Rugby Championship
Questions abound after intriguing opening round
John Mitchell
July 20, 2015
Waisake Naholo
Waisake Naholo© Hannah Peters/Getty Images

The All Blacks rested several first-choice players for their opening Rugby Championship encounter against Argentina in Christchurch, but were still able to claim a convincing victory.

There was a definite step up in performance from the hosts, which was to be expected in their second Test of the year. A new strategy I noticed from the All Blacks: All of their restarts were contestable, with the forwards tipping the ball on to Sonny Bill Williams on a second carry.

Furthermore, the team's attacking shape was very similar to the Hurricanes' in Super Rugby, which suited scrum-half TJ Perenara. The All Blacks played a great deal down the short side, with Perenara clearing the ball quickly, and defensively the home side boasted much more leg drive in the tackle.

Dan Carter makes a break
Dan Carter makes a break© Martin Hunter/Getty Images

However, there are patent areas of improvement for the All Blacks. Argentina's two tries emanated from lineout driving mauls, and New Zealand's defensive structure, with the hooker at the back, concerns me somewhat. They certainly have to become quicker before the opposition get set.

The All Blacks also found it difficult to clean out at the breakdown, as the Pumas had some big bodies in there that weren't easy to dislodge.

However, the Pumas neither employed line speed nor rush defence. As such, fly-half Dan Carter enjoyed a bit more freedom than usual, which allowed him to go the line on a more regular basis.

A rush defence will create a different challenge for the All Blacks, especially if the outside centre puts a bit more pressure on Carter by getting into his passing lane. That would force Carter to run back in.

Israel Dagg performed well at full-back, and while Ben Smith will return to face the Springboks at Ellis Park, Waisake Naholo's season-ending leg injury keeps the former in contention. Williams had a good game at inside-centre, but we saw that Ma'a Nonu is a 12 and not a 13. Conrad Smith is set to return at outside-centre, so it will be interesting to observe what role Williams will play. I still have doubts about winger Charles Piutau, as he dies with the ball and tends to get caught on his back. Up front, Jeremy Thrush's place in the second row may be under threat, as Luke Romano played well.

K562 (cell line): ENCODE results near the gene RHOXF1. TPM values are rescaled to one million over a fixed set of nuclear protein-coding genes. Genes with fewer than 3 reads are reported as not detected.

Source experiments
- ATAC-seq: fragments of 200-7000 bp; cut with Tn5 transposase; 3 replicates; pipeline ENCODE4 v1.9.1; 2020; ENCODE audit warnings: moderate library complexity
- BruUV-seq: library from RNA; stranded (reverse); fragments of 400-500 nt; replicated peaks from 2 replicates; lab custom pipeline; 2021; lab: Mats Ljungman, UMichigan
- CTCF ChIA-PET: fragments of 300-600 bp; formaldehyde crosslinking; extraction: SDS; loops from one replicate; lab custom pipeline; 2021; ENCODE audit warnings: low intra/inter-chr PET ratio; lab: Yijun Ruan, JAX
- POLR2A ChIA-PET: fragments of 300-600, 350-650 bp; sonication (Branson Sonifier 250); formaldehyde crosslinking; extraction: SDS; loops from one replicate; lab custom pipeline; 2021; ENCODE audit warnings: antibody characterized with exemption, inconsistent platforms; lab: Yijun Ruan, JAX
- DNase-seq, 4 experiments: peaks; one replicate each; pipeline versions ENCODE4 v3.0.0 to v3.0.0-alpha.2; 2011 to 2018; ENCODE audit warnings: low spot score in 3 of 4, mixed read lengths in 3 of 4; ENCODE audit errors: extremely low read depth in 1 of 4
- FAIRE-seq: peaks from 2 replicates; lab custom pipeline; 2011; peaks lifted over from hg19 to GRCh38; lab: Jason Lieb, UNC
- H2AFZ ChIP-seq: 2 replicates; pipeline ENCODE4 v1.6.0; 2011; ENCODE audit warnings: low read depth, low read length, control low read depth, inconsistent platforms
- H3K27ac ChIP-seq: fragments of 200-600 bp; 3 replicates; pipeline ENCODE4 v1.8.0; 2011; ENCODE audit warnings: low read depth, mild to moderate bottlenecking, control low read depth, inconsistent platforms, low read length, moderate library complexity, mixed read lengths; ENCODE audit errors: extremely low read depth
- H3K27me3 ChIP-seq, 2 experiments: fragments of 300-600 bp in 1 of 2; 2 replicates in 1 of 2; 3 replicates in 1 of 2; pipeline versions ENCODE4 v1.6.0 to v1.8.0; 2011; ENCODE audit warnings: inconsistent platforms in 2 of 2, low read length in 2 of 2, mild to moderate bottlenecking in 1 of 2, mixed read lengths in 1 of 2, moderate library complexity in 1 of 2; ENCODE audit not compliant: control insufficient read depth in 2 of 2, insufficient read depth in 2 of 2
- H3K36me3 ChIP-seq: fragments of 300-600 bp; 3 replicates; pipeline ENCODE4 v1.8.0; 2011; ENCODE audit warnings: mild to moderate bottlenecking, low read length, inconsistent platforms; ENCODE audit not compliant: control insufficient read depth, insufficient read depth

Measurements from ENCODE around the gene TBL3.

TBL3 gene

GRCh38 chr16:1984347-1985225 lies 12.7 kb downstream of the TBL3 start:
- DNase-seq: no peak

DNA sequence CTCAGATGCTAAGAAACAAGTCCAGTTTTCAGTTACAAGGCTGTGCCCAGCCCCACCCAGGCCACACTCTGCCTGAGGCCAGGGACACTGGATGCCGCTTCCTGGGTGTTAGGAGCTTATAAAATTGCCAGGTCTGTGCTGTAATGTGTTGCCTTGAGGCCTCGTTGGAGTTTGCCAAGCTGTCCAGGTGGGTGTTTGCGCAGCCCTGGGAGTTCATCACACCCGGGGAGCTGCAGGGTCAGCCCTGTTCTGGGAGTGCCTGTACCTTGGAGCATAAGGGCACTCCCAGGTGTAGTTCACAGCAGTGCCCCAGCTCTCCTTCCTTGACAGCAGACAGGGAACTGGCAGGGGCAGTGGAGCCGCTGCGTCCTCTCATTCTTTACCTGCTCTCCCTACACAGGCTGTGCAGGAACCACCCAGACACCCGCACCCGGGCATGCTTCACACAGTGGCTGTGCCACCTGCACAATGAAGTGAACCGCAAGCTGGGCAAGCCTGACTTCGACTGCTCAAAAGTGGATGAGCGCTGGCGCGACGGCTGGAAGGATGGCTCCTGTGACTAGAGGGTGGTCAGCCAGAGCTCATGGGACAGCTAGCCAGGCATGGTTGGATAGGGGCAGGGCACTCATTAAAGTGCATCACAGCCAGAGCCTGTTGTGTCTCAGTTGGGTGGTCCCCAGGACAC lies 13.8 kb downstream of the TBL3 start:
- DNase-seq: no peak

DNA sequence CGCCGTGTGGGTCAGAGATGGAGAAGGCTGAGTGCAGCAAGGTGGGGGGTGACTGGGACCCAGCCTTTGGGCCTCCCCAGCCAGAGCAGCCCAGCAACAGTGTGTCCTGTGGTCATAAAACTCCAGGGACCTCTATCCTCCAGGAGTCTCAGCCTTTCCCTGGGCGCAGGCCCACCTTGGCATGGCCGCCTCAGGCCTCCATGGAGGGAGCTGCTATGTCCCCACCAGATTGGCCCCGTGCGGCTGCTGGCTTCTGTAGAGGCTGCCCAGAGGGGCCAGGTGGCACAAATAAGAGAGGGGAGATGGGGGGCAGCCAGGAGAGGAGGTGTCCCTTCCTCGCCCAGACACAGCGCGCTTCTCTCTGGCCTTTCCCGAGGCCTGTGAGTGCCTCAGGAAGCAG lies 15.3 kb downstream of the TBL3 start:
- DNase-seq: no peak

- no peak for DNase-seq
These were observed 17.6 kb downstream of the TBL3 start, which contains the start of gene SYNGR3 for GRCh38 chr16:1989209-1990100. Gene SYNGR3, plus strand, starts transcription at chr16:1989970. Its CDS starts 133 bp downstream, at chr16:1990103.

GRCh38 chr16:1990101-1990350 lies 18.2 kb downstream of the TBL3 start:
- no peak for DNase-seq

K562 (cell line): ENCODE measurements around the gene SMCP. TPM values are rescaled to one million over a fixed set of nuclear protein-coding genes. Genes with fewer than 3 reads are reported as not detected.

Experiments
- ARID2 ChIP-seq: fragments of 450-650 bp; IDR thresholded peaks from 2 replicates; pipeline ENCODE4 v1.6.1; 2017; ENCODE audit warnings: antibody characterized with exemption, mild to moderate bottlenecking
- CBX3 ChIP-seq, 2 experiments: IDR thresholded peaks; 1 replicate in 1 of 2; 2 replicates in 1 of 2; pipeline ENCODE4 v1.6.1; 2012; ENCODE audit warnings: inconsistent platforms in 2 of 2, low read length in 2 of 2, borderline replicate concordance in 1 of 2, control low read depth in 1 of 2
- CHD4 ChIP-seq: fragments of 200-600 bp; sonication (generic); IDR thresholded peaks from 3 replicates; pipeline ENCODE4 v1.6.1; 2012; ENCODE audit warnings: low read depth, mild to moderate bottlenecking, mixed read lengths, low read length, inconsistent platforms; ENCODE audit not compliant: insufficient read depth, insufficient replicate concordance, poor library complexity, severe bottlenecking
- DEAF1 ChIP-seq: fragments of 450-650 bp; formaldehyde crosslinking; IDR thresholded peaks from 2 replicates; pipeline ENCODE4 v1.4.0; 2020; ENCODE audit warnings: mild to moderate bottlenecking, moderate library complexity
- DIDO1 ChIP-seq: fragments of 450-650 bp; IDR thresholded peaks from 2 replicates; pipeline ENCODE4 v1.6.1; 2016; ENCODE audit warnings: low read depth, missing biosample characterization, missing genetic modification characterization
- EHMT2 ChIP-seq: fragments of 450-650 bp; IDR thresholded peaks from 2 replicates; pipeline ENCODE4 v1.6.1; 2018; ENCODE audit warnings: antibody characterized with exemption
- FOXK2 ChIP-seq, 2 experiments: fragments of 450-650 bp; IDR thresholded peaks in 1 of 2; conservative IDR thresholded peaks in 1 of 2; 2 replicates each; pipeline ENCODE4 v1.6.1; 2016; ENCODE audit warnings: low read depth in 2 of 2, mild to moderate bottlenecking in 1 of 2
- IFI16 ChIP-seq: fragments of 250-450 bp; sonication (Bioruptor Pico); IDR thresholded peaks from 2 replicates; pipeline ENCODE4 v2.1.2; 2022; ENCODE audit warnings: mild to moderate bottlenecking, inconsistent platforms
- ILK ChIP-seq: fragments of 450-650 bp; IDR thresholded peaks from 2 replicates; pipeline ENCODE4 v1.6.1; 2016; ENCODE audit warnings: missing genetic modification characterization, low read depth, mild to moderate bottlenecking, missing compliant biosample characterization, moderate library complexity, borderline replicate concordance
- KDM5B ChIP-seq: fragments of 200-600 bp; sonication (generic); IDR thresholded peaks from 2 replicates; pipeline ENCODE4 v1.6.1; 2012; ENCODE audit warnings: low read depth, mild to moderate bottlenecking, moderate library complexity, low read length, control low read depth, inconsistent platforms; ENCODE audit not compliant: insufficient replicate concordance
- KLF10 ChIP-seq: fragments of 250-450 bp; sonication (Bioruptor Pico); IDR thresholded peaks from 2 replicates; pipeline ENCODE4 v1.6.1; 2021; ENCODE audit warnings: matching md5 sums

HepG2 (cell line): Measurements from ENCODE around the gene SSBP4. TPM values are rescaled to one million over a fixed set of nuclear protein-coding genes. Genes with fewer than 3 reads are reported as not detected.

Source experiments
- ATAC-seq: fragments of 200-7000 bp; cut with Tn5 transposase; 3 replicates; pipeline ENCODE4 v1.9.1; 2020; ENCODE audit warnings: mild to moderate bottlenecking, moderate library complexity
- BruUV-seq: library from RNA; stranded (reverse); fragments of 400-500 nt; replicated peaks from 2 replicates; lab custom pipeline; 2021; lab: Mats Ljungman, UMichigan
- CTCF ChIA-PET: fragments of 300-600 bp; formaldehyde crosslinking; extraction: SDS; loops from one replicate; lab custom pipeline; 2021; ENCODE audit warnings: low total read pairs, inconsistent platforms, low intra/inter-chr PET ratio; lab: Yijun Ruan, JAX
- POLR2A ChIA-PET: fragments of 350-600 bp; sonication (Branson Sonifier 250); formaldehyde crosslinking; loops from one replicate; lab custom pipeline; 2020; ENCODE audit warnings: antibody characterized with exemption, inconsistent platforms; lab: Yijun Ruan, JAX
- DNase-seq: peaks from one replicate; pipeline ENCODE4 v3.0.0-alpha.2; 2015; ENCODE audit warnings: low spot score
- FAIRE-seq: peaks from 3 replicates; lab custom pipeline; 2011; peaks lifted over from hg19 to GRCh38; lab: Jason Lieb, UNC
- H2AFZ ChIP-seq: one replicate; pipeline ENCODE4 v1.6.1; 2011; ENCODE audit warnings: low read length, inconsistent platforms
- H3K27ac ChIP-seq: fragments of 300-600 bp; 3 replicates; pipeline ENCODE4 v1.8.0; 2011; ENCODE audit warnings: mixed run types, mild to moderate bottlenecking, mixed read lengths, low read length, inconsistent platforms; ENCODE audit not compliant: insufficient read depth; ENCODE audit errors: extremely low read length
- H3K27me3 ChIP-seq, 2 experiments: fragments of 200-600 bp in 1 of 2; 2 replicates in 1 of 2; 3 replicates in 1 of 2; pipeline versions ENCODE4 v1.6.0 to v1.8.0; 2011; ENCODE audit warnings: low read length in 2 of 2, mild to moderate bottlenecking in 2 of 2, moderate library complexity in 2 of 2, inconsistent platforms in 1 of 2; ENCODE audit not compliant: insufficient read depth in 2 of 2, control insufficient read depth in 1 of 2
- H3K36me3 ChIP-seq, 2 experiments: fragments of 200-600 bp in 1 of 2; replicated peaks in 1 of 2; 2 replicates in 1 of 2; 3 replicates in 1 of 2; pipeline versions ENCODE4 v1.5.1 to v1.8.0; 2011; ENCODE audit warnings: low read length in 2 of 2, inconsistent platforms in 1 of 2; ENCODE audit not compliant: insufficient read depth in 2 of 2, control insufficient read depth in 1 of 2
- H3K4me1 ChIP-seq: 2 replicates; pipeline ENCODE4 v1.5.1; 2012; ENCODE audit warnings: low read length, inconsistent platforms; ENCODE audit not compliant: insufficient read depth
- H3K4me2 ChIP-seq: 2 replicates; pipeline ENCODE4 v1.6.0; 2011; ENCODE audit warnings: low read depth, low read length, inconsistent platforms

As far as the Pumas are concerned, they are asking for trouble when trying to run the ball out of their exit area using their small backs. I admire their approach, but I don't believe it will bring them success at the Rugby World Cup. They should rather play like that once they are in the opposition half.

Moreover, Argentina's scrum came off second best because the All Blacks started low and stayed low.

Jesse Kriel is tackled
Jesse Kriel is tackled© Cameron Spencer/Getty Images

The big talking point in South Africa following the Springboks' after-the-hooter loss to the Wallabies in Brisbane has centred around substitutions. However, for me, the real issue is the Springboks weren't able to create sufficient attacking opportunities, and didn't do enough from turnover ball.

Apart from Jesse Kriel's excellent individual try early in the second half, what did the visitors actually create on attack? The Boks did score another try through Eben Etzebeth, but Handre Pollard's cross-kick should have been caught by the Wallabies and it was only exceptional aerial skills by Bryan Habana that allowed them to regain possession. I'm not so sure that was a good option by Pollard.

Wallaby flanker David Pocock underlined how a replacement can change a game. The Springbok replacements simply didn't have the same impact, but I don't believe you can blame Heyneke Meyer for that. He has to get the above players match fit ahead of the World Cup, and said replacements have a responsibility to perform in the last 20 or 30 minutes of a Test match and help lift the tempo.

Matt Tomua passes the ball
Matt Tomua passes the ball© Cameron Spencer/Getty Images

The Bok starting XV was more patient on defence than the team that finished the match. However, The Wallabies' match-winning try was a result of the Boks having to go without the ball for such long periods of the second half. Of the last 10 or 11 penalties of the match, if memory serves me, nine were against the Boks. The question has to be asked whether that was because of intent or fatigue.

The positives for the Boks were the performances of Schalk Burger and Kriel. Burger showed he can serve as an able deputy for Duane Vermeulen at No.8, while Kriel displayed he could make the step up to Test rugby. Meyer will still be concerned with Pollard's erratic form, but should retain him at No.10 to afford him the opportunity to regain it. Willie le Roux also largely underwhelmed in Brisbane, with his erratic kicking out of hand gifting the Wallabies opportunities to counter-attack.

In terms of the Australian team, Quade Cooper didn't have a great game at fly-half. Mark my words; a lot of teams who generate quick ball will target his channel. Meanwhile, Matt Toomua was highly effective when he came on. I also noticed that the Wallabies hide Matt Giteau on defence during first phase - he stays in the 5m trams. Giteau, though, did well in his first Test since 2011. He's a magical little player. He broke past Pollard late in the game, and although the pass didn't quite get to Israel Folau, his strengths shone through. His influence and experience is invaluable to the Wallabies.

© John Mitchell

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